Family addiction leaves 4 children without parents after overdose

By October 6, 2016 December 2nd, 2019 Stepworks Connect

How does addiction affect families? There have been more and more incidents reported in which families have been put at risk by the epidemic of heroin and prescription opioid drug use across the country. One recent incident out of Pennsylvania illustrates how serious the problem of family addiction has become. It led to the destruction of a family and a sister’s plea to others in similar circumstances to do everything possible to help a loved one overcome addiction.

This story in The Washington Post tells about how a seven-year-old girl woke one day to find both of her parents unresponsive from a drug overdose. The girl had tried to wake her parents without success before going to school. Later, her comment to a bus driver about her parents led authorities to discover both parents dead from overdose in their home. There were three other young children in the house.

Even more tragic, other family members were aware of the adult couple’s drug dependency and had tried to get help for them and their children. The sister of the mother who died from overdose had attempted to intervene by getting the couple to seek drug treatment or removing the couple’s four children from the dangerous home situation. In a video embedded in the article, the sister talked about how drugs had changed her addicted family member, making it a challenge to help her. “She wasn’t the person I knew. It was like the drugs had taken over,” she said.

The stakes are too high—get help for family addiction

A sad truth about addiction is that it never affects one person alone. Addiction is a family disease. This family addiction to heroin resulted in the most tragic of consequences and left their young children vulnerable until authorities discovered what had happened. Before that, their addiction had already created a risky situation at home: photos shared by the overdose victim’s sister showed a house in disarray, and the use of injection drugs also carries the risk of spreading disease and bacterial infection.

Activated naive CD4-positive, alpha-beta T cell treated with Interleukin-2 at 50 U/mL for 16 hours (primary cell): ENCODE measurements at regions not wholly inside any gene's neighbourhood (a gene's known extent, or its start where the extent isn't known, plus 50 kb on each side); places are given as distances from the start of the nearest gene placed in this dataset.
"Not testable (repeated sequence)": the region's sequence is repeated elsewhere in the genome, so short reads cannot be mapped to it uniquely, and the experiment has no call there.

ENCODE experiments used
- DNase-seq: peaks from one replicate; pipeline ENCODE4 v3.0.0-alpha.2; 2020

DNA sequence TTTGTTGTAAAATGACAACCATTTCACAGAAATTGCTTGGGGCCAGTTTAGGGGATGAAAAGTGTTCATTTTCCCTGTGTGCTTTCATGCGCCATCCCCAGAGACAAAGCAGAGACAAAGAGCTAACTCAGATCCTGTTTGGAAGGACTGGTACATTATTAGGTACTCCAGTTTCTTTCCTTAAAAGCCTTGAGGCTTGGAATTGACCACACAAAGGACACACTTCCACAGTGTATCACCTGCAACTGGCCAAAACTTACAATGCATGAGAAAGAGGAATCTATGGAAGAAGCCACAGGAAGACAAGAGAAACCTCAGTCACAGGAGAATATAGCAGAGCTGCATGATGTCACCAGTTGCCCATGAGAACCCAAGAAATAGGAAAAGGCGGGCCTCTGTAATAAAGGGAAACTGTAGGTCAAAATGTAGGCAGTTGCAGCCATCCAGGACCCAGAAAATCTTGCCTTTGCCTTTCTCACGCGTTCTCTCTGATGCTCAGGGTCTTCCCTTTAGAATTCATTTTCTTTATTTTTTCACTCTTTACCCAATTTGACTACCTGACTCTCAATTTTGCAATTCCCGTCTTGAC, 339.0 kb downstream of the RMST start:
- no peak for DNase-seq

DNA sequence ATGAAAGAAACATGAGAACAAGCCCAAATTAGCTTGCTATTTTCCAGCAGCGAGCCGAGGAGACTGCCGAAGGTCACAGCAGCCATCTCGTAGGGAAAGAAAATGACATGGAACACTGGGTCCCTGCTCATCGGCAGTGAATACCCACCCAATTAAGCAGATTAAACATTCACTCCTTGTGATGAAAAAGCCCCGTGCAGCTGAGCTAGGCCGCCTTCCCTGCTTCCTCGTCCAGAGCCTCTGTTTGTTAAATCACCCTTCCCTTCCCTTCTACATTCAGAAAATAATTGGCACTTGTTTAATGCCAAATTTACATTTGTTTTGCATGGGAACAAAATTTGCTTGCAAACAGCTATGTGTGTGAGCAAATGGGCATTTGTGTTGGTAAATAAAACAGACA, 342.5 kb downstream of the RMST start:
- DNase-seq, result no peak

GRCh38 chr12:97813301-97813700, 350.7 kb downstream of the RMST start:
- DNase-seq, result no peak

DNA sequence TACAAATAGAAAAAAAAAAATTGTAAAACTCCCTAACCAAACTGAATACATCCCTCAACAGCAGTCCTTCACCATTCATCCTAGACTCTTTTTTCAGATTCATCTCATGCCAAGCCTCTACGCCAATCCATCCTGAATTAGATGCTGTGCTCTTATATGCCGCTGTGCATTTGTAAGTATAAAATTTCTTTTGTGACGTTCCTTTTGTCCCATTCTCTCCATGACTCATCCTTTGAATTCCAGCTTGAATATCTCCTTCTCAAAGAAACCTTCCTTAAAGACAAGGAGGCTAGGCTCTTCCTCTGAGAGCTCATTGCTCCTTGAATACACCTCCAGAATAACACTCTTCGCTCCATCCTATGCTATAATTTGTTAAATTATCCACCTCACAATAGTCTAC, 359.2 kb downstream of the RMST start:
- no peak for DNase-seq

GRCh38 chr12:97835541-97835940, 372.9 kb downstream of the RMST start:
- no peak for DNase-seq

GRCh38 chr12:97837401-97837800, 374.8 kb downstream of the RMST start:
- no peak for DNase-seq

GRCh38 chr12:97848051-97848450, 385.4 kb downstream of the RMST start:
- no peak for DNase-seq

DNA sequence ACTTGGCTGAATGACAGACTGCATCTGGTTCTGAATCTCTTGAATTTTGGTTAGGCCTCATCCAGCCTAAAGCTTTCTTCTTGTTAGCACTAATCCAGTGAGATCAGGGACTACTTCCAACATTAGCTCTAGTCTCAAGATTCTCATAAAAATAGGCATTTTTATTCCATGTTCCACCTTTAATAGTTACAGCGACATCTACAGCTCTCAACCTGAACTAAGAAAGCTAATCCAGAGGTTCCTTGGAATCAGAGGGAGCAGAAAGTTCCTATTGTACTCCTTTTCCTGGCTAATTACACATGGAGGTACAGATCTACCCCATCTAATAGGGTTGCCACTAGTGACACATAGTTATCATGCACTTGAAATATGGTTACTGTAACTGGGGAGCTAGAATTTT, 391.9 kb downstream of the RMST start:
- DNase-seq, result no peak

On top of those health risks, addiction is a family disease in how it changes, damages, or destroys family relationships. The behavior and personality changes of an addicted family member that come from heavy drug use often alienate loved ones—those who might be the best chance of helping their addicted family member find treatment for their drug problem. Speaking out to others trying to get a loved one to seek help for addiction, the sister of the victim urged persistence. “Just don’t stop trying,” she said. “Make them understand…that you’re doing this because you love them.”

If you have a loved one struggling with a drug addiction—and especially if your addicted family member is at risk of heroin or prescription opioid overdose—help them find treatment for addiction. Even if it strains a family relationship, getting help for a loved one is the first step toward healing a damaged family.

Image by wcowperthwaite is licensed under CC BY 2.0